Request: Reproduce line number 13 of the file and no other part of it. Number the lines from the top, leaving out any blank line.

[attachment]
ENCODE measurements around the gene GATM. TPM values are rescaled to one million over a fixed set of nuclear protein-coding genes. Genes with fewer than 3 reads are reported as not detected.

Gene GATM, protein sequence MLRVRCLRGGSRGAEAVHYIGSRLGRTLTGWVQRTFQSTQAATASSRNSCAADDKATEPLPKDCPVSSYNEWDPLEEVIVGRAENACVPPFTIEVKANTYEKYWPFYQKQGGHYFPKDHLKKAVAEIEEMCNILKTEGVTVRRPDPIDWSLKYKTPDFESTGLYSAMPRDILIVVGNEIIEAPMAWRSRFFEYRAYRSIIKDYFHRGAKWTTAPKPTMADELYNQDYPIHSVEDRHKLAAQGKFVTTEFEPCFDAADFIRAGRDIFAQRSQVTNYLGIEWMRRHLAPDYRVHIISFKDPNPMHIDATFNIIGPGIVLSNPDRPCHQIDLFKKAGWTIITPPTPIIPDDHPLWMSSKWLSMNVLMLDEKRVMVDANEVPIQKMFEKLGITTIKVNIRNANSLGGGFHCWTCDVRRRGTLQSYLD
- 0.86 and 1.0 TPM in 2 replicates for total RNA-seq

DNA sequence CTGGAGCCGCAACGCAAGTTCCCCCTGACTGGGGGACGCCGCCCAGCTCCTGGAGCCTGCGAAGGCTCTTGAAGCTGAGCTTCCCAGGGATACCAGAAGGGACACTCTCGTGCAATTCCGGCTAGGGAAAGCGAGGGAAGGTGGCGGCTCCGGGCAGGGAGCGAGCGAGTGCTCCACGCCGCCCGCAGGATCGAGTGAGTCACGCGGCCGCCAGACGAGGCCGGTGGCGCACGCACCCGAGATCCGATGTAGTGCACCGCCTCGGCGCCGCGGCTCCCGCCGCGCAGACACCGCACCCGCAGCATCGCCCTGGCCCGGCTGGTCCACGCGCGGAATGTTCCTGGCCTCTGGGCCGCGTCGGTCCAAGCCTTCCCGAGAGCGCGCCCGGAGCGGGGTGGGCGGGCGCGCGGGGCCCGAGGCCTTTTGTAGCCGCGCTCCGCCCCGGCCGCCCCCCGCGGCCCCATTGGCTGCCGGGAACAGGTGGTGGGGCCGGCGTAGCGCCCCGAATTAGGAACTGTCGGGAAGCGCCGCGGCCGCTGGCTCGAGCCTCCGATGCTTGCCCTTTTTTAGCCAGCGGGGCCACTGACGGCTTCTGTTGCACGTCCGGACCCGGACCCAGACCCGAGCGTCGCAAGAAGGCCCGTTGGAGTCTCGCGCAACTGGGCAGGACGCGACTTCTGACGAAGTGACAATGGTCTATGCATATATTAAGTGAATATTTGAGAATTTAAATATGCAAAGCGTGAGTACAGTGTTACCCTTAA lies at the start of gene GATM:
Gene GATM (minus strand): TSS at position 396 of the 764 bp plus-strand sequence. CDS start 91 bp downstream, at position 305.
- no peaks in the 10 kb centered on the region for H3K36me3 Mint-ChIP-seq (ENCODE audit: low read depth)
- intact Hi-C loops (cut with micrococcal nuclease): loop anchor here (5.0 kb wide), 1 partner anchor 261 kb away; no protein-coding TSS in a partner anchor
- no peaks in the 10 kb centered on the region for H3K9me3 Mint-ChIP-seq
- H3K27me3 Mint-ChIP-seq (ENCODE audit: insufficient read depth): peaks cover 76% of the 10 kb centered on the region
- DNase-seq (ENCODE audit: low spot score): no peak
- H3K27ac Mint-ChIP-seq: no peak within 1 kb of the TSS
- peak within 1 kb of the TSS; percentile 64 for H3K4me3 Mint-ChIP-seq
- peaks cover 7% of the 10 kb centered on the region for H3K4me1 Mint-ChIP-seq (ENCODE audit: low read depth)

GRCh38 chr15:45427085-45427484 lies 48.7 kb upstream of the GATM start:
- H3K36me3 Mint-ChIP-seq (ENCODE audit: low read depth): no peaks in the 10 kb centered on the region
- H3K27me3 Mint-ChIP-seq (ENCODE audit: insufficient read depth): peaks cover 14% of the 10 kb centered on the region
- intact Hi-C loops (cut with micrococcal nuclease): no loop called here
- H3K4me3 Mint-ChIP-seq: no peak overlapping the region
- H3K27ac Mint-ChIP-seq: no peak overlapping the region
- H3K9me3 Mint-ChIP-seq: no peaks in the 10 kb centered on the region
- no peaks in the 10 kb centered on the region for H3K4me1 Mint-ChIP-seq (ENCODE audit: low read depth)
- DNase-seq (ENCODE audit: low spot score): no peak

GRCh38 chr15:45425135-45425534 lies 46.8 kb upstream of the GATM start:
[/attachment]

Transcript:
- peaks cover 7% of the 10 kb centered on the region for H3K4me1 Mint-ChIP-seq (ENCODE audit: low read depth)